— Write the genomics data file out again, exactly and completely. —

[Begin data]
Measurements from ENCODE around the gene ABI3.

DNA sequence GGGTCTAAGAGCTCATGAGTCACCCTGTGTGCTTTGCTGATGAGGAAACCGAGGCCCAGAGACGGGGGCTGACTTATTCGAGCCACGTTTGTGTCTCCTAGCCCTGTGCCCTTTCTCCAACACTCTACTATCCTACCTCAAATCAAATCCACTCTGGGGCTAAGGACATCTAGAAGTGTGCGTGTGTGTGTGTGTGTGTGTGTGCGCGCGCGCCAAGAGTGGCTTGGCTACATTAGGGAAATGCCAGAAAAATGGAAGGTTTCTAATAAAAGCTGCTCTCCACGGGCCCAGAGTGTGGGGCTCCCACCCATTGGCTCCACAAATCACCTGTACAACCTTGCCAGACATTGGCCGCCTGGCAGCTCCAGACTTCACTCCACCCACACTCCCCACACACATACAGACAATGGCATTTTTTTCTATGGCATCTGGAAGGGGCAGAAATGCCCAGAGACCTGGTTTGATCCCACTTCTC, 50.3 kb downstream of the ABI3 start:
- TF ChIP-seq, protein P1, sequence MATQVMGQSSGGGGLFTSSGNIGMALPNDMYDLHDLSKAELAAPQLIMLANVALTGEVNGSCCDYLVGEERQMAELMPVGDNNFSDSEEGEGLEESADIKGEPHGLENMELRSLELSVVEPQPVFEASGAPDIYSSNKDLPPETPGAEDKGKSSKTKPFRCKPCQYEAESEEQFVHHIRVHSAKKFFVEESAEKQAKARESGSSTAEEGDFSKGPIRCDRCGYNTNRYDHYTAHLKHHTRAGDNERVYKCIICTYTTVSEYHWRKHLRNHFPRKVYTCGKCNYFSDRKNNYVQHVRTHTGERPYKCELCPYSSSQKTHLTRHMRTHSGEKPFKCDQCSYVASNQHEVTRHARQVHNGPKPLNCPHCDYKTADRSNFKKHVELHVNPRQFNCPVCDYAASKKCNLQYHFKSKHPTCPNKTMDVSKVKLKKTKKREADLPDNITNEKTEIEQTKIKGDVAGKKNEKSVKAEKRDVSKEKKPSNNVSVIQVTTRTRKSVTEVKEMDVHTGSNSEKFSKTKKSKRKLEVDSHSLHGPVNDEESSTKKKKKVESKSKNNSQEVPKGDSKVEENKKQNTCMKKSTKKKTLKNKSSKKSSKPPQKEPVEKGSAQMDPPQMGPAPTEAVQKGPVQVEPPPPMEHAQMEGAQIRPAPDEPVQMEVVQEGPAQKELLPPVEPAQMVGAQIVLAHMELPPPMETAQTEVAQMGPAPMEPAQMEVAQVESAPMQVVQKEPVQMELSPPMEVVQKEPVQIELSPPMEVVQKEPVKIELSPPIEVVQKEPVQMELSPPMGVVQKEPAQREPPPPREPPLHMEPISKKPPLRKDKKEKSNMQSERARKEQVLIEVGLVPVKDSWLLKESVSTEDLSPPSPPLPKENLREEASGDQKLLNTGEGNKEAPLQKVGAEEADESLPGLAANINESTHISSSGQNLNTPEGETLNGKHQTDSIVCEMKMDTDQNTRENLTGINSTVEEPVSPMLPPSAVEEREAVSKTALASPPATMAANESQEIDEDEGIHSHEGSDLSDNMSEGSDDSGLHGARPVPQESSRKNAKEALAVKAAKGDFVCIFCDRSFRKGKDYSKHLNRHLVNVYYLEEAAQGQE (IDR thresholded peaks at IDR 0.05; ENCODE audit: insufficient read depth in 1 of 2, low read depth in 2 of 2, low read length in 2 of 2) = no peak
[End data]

Measurements from ENCODE around the gene ABI3.

DNA sequence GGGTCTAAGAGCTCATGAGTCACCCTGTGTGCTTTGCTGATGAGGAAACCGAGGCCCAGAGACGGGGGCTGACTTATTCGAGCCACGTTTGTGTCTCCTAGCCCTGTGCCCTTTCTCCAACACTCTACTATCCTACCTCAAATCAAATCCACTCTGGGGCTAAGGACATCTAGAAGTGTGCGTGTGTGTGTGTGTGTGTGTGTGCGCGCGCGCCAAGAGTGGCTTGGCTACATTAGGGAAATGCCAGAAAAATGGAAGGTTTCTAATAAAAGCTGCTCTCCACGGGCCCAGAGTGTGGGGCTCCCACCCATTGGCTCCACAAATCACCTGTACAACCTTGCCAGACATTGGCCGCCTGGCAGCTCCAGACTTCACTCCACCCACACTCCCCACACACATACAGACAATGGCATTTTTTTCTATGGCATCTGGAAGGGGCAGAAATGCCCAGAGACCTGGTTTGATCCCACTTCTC, 50.3 kb downstream of the ABI3 start:
- TF ChIP-seq, protein P1, sequence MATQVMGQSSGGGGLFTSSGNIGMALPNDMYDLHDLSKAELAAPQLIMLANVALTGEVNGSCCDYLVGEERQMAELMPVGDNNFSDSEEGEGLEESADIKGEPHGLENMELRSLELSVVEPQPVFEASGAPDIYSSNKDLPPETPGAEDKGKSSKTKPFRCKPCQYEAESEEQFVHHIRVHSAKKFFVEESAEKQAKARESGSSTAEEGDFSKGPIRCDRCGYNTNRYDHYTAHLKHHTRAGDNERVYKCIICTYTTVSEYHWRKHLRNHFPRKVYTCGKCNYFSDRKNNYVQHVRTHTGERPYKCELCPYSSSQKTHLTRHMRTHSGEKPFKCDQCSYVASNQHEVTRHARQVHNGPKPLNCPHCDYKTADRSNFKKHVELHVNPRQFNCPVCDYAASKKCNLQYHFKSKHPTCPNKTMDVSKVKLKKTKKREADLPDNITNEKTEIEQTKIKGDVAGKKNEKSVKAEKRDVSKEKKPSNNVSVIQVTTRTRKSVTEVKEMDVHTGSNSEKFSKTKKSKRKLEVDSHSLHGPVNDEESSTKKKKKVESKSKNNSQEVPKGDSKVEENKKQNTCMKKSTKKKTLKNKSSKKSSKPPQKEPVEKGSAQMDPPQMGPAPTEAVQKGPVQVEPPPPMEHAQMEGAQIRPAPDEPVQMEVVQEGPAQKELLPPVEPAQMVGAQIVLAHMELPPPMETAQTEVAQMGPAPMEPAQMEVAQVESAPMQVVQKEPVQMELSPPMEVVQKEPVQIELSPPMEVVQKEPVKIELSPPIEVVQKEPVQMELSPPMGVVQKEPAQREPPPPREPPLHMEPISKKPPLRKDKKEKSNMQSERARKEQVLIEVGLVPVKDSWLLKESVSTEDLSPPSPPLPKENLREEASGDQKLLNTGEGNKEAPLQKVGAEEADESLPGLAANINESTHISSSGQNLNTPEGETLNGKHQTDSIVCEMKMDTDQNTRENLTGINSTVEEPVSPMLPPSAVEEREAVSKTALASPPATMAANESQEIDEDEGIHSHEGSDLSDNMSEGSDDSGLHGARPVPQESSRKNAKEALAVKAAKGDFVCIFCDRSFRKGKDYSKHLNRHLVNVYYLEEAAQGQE (IDR thresholded peaks at IDR 0.05; ENCODE audit: insufficient read depth in 1 of 2, low read depth in 2 of 2, low read length in 2 of 2) = no peak